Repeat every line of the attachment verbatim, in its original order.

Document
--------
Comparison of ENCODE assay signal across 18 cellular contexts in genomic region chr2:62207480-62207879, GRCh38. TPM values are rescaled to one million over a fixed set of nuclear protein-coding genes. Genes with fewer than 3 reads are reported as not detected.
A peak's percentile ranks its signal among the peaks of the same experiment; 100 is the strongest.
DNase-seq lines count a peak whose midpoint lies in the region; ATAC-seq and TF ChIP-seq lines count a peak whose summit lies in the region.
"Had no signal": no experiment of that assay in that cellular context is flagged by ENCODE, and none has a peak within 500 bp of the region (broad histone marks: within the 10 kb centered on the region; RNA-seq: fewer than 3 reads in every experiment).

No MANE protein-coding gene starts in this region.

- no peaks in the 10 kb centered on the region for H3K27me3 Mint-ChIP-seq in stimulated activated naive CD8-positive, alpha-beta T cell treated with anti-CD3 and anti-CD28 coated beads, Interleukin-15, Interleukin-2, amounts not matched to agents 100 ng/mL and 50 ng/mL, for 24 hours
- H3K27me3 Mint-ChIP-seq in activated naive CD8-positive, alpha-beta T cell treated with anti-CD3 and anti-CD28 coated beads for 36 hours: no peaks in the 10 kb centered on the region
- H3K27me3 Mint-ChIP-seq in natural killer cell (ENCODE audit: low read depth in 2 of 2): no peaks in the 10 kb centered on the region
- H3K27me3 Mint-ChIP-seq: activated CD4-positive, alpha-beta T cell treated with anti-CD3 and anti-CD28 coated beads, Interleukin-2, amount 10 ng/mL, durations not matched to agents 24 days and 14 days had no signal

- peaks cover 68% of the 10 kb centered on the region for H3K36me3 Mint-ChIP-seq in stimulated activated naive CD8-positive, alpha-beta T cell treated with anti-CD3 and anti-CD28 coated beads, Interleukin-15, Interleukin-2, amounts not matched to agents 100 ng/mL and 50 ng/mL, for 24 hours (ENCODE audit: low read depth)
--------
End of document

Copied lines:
Comparison of ENCODE assay signal across 18 cellular contexts in genomic region chr2:62207480-62207879, GRCh38. TPM values are rescaled to one million over a fixed set of nuclear protein-coding genes. Genes with fewer than 3 reads are reported as not detected.
A peak's percentile ranks its signal among the peaks of the same experiment; 100 is the strongest.
DNase-seq lines count a peak whose midpoint lies in the region; ATAC-seq and TF ChIP-seq lines count a peak whose summit lies in the region.
"Had no signal": no experiment of that assay in that cellular context is flagged by ENCODE, and none has a peak within 500 bp of the region (broad histone marks: within the 10 kb centered on the region; RNA-seq: fewer than 3 reads in every experiment).

No MANE protein-coding gene starts in this region.

- no peaks in the 10 kb centered on the region for H3K27me3 Mint-ChIP-seq in stimulated activated naive CD8-positive, alpha-beta T cell treated with anti-CD3 and anti-CD28 coated beads, Interleukin-15, Interleukin-2, amounts not matched to agents 100 ng/mL and 50 ng/mL, for 24 hours
- H3K27me3 Mint-ChIP-seq in activated naive CD8-positive, alpha-beta T cell treated with anti-CD3 and anti-CD28 coated beads for 36 hours: no peaks in the 10 kb centered on the region
- H3K27me3 Mint-ChIP-seq in natural killer cell (ENCODE audit: low read depth in 2 of 2): no peaks in the 10 kb centered on the region
- H3K27me3 Mint-ChIP-seq: activated CD4-positive, alpha-beta T cell treated with anti-CD3 and anti-CD28 coated beads, Interleukin-2, amount 10 ng/mL, durations not matched to agents 24 days and 14 days had no signal

- peaks cover 68% of the 10 kb centered on the region for H3K36me3 Mint-ChIP-seq in stimulated activated naive CD8-positive, alpha-beta T cell treated with anti-CD3 and anti-CD28 coated beads, Interleukin-15, Interleukin-2, amounts not matched to agents 100 ng/mL and 50 ng/mL, for 24 hours (ENCODE audit: low read depth)